Originally featured in the Life Science Washington membership newsletter.
Partnership means great news for life science and laboratory facilities in Seattle
Life Science Washington partner UMC, Inc has worked with the City of Seattle to advise upcoming Seattle Building Emissions Performance Standards with the goals of life science buildings and labs. This new policy will set targets for facilities to reduce carbon emissions and work toward the goal of net zero buildings by 2050. With the policy nearing its final draft, this teamwork of UMC and the City of Seattle promotes new carbon emissions policy that supports healthy labs.
"We're excited about the future for sustainable life science in Seattle. Our partnership with the City shows that carbon emissions policy can align with the goals and realities of lab and research facilities. This is going to benefit the entire community of labs and life sciences for decades. The City of Seattle is leading the way for healthy buildings, a healthy climate, and now healthy labs as well." - Chris Olmsted, Life Science Market Lead, UMC, Inc.
Here are some highlights of the updated Seattle Building Emissions Performance Standards:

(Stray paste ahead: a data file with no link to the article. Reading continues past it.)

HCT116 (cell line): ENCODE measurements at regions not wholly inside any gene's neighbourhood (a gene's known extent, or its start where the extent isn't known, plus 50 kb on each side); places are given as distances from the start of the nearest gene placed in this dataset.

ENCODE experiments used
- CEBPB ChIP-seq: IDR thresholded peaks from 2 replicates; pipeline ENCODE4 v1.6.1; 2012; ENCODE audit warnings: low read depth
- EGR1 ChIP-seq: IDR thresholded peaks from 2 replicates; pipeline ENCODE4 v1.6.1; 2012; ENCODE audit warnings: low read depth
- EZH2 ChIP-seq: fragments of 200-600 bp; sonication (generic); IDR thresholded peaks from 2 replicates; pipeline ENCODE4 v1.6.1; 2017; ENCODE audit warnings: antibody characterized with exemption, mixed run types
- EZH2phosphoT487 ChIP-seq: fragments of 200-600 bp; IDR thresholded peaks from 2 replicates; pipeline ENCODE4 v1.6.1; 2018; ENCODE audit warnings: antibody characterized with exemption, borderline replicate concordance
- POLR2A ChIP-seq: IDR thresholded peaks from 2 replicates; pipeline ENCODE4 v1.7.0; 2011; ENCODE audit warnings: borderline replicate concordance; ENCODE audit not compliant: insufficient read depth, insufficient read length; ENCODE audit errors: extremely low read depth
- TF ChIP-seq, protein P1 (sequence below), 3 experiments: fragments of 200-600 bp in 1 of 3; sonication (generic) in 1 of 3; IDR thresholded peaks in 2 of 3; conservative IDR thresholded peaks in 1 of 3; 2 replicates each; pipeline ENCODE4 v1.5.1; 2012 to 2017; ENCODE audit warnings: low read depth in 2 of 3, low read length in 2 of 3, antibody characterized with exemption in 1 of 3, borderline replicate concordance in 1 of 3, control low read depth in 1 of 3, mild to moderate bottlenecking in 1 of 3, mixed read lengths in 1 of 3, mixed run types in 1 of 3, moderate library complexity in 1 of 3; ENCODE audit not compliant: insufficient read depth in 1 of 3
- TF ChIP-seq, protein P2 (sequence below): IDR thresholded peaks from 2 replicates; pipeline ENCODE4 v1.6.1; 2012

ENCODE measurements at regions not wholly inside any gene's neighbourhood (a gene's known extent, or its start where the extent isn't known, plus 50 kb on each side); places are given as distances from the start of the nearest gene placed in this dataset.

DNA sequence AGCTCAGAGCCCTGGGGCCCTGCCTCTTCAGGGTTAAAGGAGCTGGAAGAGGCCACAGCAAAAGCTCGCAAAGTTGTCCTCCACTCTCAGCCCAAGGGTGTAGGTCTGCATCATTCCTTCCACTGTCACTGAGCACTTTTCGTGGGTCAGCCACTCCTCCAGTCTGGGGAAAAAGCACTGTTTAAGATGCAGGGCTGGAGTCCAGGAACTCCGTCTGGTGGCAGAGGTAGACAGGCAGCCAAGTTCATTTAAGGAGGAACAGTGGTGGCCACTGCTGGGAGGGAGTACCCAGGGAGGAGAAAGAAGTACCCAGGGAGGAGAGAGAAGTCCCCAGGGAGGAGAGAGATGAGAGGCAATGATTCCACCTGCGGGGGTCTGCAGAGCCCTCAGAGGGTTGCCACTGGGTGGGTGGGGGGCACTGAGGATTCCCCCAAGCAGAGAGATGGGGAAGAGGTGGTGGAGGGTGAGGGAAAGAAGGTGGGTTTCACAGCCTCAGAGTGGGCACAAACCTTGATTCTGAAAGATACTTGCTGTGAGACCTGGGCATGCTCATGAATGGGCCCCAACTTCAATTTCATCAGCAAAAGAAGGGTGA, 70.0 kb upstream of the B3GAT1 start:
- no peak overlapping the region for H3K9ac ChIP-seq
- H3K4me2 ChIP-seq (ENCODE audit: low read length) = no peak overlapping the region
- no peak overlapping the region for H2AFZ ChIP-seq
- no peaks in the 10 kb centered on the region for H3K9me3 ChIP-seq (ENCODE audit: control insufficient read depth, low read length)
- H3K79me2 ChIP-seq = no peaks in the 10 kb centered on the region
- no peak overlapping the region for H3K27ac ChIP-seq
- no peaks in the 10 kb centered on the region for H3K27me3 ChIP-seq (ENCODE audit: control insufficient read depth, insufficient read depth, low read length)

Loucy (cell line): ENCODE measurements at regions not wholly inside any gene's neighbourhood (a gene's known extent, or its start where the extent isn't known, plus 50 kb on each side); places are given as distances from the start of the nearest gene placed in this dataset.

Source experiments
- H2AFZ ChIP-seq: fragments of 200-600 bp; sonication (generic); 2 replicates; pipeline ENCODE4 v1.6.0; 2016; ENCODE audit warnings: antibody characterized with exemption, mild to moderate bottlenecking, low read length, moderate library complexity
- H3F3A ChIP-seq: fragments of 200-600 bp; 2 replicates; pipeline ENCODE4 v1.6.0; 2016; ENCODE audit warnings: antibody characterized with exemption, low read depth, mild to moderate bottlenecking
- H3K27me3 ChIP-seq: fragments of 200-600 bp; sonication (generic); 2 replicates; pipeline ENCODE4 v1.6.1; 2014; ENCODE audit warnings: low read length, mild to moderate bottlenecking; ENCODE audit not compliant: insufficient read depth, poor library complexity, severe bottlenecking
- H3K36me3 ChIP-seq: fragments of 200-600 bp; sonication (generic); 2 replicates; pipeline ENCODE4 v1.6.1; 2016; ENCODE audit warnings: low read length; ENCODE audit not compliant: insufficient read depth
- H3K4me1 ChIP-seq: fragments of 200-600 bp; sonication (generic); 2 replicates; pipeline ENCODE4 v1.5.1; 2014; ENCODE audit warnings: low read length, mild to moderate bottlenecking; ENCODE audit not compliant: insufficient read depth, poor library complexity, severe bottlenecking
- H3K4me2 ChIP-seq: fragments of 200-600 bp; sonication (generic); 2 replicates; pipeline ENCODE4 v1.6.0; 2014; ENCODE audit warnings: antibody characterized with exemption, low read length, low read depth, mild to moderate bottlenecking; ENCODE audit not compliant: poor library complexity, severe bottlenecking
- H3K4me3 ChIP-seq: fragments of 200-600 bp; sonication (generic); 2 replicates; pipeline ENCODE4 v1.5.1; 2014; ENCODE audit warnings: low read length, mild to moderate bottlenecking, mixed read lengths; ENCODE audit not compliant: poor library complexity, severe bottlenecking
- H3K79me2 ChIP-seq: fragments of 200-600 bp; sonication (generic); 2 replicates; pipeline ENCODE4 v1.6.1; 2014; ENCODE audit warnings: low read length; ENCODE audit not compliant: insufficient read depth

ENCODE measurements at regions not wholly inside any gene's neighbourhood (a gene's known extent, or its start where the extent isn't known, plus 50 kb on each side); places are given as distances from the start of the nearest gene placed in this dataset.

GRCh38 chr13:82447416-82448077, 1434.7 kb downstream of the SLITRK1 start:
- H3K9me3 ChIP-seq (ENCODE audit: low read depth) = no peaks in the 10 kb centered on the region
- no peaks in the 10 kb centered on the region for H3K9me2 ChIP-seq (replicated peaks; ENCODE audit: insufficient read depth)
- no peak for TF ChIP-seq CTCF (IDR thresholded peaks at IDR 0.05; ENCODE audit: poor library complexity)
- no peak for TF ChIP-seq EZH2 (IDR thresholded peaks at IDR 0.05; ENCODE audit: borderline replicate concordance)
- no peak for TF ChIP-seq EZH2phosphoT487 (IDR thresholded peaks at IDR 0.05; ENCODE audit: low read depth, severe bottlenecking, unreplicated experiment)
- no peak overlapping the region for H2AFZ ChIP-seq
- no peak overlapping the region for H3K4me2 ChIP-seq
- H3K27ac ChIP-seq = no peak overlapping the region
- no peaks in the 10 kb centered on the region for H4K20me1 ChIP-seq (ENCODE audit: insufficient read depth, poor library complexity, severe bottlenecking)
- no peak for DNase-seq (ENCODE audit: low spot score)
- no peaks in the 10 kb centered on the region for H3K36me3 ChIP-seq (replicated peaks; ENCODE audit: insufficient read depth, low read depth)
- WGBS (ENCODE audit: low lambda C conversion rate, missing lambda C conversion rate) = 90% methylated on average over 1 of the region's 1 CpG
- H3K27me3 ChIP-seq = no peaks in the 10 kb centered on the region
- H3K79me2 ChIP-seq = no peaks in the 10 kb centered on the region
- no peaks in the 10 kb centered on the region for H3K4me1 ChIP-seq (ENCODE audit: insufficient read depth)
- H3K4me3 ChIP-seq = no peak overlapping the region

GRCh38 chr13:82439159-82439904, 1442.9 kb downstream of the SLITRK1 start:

- Life Science facilities will start with practical first-step targets
- Large energy loads from laboratory process equipment will be excluded from total emissions in the first two compliance intervals (2026-2030, 2031-2035).
- Emergency backup power generation will not negatively impact carbon emissions scoring in the first two compliance intervals.
- In the first compliance interval (2026-2030), the policy offers all nonresidential buildings an option to reduce emissions by just 10% instead of meeting the full first target. This may be helpful for building managers just beginning their path to cutting carbon.
- Facilities free of natural gas and other fossil fuels– like buildings that run on 100% electric energy – will be exempt.
- Extensions will be available for buildings that require significant improvements to electrical infrastructure.
Policy updates and information are available from the Seattle Office of Sustainability and Environment.
UMC thanks the City of Seattle for leading the way for healthy buildings, a healthy climate, and now healthy labs as well.
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